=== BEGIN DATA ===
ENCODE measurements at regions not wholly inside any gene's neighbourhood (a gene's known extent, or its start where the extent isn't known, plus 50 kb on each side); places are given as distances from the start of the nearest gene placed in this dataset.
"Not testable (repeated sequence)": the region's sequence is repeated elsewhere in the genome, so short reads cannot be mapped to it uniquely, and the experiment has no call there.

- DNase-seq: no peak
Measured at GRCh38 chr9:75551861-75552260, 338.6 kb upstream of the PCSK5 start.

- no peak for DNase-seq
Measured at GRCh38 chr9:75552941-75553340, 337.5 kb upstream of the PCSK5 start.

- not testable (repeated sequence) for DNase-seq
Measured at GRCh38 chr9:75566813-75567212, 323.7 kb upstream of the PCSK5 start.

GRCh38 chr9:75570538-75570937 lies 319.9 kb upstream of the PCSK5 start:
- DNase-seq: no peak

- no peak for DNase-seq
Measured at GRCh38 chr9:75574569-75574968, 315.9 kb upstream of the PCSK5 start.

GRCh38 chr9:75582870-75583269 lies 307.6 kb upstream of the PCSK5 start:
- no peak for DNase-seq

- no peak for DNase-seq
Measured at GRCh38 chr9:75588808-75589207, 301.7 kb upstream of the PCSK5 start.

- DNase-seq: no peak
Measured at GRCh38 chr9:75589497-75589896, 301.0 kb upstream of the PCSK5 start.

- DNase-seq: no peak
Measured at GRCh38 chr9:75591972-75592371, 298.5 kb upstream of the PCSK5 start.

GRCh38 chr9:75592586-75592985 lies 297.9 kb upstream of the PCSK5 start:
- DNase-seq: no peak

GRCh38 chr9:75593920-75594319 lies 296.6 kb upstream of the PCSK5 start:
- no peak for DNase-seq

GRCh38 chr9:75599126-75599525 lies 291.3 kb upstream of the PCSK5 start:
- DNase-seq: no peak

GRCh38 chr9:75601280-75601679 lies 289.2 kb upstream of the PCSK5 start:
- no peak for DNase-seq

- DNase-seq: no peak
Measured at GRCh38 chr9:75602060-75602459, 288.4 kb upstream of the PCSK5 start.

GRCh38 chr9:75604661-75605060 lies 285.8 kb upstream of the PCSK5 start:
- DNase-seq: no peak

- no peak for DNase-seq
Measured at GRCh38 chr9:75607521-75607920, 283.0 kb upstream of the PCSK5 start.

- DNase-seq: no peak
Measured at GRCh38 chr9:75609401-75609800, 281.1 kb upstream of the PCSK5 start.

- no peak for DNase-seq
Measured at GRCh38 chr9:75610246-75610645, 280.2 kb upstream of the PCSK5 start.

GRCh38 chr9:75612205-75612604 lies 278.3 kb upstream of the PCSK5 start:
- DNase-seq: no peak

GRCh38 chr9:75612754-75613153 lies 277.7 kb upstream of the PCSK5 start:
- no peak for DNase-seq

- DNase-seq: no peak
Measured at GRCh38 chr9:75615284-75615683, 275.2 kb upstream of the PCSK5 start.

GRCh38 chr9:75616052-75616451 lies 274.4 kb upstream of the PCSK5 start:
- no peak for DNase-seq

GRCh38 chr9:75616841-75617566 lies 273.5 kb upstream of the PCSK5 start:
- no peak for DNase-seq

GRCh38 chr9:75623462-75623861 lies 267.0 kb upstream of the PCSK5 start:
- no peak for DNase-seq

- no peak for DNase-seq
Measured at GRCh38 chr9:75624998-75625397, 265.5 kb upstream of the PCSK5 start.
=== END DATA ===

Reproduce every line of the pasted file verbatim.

ENCODE measurements at regions not wholly inside any gene's neighbourhood (a gene's known extent, or its start where the extent isn't known, plus 50 kb on each side); places are given as distances from the start of the nearest gene placed in this dataset.
"Not testable (repeated sequence)": the region's sequence is repeated elsewhere in the genome, so short reads cannot be mapped to it uniquely, and the experiment has no call there.

- DNase-seq: no peak
Measured at GRCh38 chr9:75551861-75552260, 338.6 kb upstream of the PCSK5 start.

- no peak for DNase-seq
Measured at GRCh38 chr9:75552941-75553340, 337.5 kb upstream of the PCSK5 start.

- not testable (repeated sequence) for DNase-seq
Measured at GRCh38 chr9:75566813-75567212, 323.7 kb upstream of the PCSK5 start.

GRCh38 chr9:75570538-75570937 lies 319.9 kb upstream of the PCSK5 start:
- DNase-seq: no peak

- no peak for DNase-seq
Measured at GRCh38 chr9:75574569-75574968, 315.9 kb upstream of the PCSK5 start.

GRCh38 chr9:75582870-75583269 lies 307.6 kb upstream of the PCSK5 start:
- no peak for DNase-seq

- no peak for DNase-seq
Measured at GRCh38 chr9:75588808-75589207, 301.7 kb upstream of the PCSK5 start.

- DNase-seq: no peak
Measured at GRCh38 chr9:75589497-75589896, 301.0 kb upstream of the PCSK5 start.

- DNase-seq: no peak
Measured at GRCh38 chr9:75591972-75592371, 298.5 kb upstream of the PCSK5 start.

GRCh38 chr9:75592586-75592985 lies 297.9 kb upstream of the PCSK5 start:
- DNase-seq: no peak

GRCh38 chr9:75593920-75594319 lies 296.6 kb upstream of the PCSK5 start:
- no peak for DNase-seq

GRCh38 chr9:75599126-75599525 lies 291.3 kb upstream of the PCSK5 start:
- DNase-seq: no peak

GRCh38 chr9:75601280-75601679 lies 289.2 kb upstream of the PCSK5 start:
- no peak for DNase-seq

- DNase-seq: no peak
Measured at GRCh38 chr9:75602060-75602459, 288.4 kb upstream of the PCSK5 start.

GRCh38 chr9:75604661-75605060 lies 285.8 kb upstream of the PCSK5 start:
- DNase-seq: no peak

- no peak for DNase-seq
Measured at GRCh38 chr9:75607521-75607920, 283.0 kb upstream of the PCSK5 start.

- DNase-seq: no peak
Measured at GRCh38 chr9:75609401-75609800, 281.1 kb upstream of the PCSK5 start.

- no peak for DNase-seq
Measured at GRCh38 chr9:75610246-75610645, 280.2 kb upstream of the PCSK5 start.

GRCh38 chr9:75612205-75612604 lies 278.3 kb upstream of the PCSK5 start:
- DNase-seq: no peak

GRCh38 chr9:75612754-75613153 lies 277.7 kb upstream of the PCSK5 start:
- no peak for DNase-seq

- DNase-seq: no peak
Measured at GRCh38 chr9:75615284-75615683, 275.2 kb upstream of the PCSK5 start.

GRCh38 chr9:75616052-75616451 lies 274.4 kb upstream of the PCSK5 start:
- no peak for DNase-seq

GRCh38 chr9:75616841-75617566 lies 273.5 kb upstream of the PCSK5 start:
- no peak for DNase-seq

GRCh38 chr9:75623462-75623861 lies 267.0 kb upstream of the PCSK5 start:
- no peak for DNase-seq

- no peak for DNase-seq
Measured at GRCh38 chr9:75624998-75625397, 265.5 kb upstream of the PCSK5 start.